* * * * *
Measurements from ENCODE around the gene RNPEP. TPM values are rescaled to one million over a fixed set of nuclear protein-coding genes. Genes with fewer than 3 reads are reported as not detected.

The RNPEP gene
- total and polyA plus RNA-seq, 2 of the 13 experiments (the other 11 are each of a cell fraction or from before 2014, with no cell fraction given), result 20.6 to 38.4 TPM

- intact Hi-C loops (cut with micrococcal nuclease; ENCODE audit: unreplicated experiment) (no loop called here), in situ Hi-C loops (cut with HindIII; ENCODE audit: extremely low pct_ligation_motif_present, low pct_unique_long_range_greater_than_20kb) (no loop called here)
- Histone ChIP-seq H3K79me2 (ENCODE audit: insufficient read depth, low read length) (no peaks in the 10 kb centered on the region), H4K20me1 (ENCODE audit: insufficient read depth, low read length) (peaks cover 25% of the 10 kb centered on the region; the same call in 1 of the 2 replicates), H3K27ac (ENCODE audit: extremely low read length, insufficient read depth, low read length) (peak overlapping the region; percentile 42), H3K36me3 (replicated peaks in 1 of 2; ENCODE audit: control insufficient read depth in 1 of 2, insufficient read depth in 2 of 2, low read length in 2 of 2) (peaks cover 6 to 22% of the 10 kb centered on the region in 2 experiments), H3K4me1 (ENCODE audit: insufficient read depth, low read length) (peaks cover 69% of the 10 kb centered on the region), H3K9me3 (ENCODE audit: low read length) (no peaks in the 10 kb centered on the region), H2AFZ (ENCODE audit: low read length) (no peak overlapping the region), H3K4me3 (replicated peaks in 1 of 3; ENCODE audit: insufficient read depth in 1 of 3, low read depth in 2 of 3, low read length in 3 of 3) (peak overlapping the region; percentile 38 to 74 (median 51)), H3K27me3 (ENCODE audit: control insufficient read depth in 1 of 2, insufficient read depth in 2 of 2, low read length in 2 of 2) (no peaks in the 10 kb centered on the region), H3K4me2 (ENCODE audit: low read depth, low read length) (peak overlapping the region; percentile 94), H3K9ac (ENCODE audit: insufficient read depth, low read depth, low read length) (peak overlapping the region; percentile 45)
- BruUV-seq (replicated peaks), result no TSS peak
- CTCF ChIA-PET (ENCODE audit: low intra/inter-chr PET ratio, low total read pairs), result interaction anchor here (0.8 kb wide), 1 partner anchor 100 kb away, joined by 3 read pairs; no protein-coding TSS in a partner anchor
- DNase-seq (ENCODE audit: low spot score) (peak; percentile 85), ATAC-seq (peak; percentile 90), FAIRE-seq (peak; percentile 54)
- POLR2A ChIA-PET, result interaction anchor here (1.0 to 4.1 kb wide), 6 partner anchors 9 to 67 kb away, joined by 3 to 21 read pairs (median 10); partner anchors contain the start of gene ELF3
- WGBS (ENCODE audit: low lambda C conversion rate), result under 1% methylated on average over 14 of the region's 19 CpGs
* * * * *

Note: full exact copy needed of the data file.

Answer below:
Measurements from ENCODE around the gene RNPEP. TPM values are rescaled to one million over a fixed set of nuclear protein-coding genes. Genes with fewer than 3 reads are reported as not detected.

The RNPEP gene
- total and polyA plus RNA-seq, 2 of the 13 experiments (the other 11 are each of a cell fraction or from before 2014, with no cell fraction given), result 20.6 to 38.4 TPM

- intact Hi-C loops (cut with micrococcal nuclease; ENCODE audit: unreplicated experiment) (no loop called here), in situ Hi-C loops (cut with HindIII; ENCODE audit: extremely low pct_ligation_motif_present, low pct_unique_long_range_greater_than_20kb) (no loop called here)
- Histone ChIP-seq H3K79me2 (ENCODE audit: insufficient read depth, low read length) (no peaks in the 10 kb centered on the region), H4K20me1 (ENCODE audit: insufficient read depth, low read length) (peaks cover 25% of the 10 kb centered on the region; the same call in 1 of the 2 replicates), H3K27ac (ENCODE audit: extremely low read length, insufficient read depth, low read length) (peak overlapping the region; percentile 42), H3K36me3 (replicated peaks in 1 of 2; ENCODE audit: control insufficient read depth in 1 of 2, insufficient read depth in 2 of 2, low read length in 2 of 2) (peaks cover 6 to 22% of the 10 kb centered on the region in 2 experiments), H3K4me1 (ENCODE audit: insufficient read depth, low read length) (peaks cover 69% of the 10 kb centered on the region), H3K9me3 (ENCODE audit: low read length) (no peaks in the 10 kb centered on the region), H2AFZ (ENCODE audit: low read length) (no peak overlapping the region), H3K4me3 (replicated peaks in 1 of 3; ENCODE audit: insufficient read depth in 1 of 3, low read depth in 2 of 3, low read length in 3 of 3) (peak overlapping the region; percentile 38 to 74 (median 51)), H3K27me3 (ENCODE audit: control insufficient read depth in 1 of 2, insufficient read depth in 2 of 2, low read length in 2 of 2) (no peaks in the 10 kb centered on the region), H3K4me2 (ENCODE audit: low read depth, low read length) (peak overlapping the region; percentile 94), H3K9ac (ENCODE audit: insufficient read depth, low read depth, low read length) (peak overlapping the region; percentile 45)
- BruUV-seq (replicated peaks), result no TSS peak
- CTCF ChIA-PET (ENCODE audit: low intra/inter-chr PET ratio, low total read pairs), result interaction anchor here (0.8 kb wide), 1 partner anchor 100 kb away, joined by 3 read pairs; no protein-coding TSS in a partner anchor
- DNase-seq (ENCODE audit: low spot score) (peak; percentile 85), ATAC-seq (peak; percentile 90), FAIRE-seq (peak; percentile 54)
- POLR2A ChIA-PET, result interaction anchor here (1.0 to 4.1 kb wide), 6 partner anchors 9 to 67 kb away, joined by 3 to 21 read pairs (median 10); partner anchors contain the start of gene ELF3
- WGBS (ENCODE audit: low lambda C conversion rate), result under 1% methylated on average over 14 of the region's 19 CpGs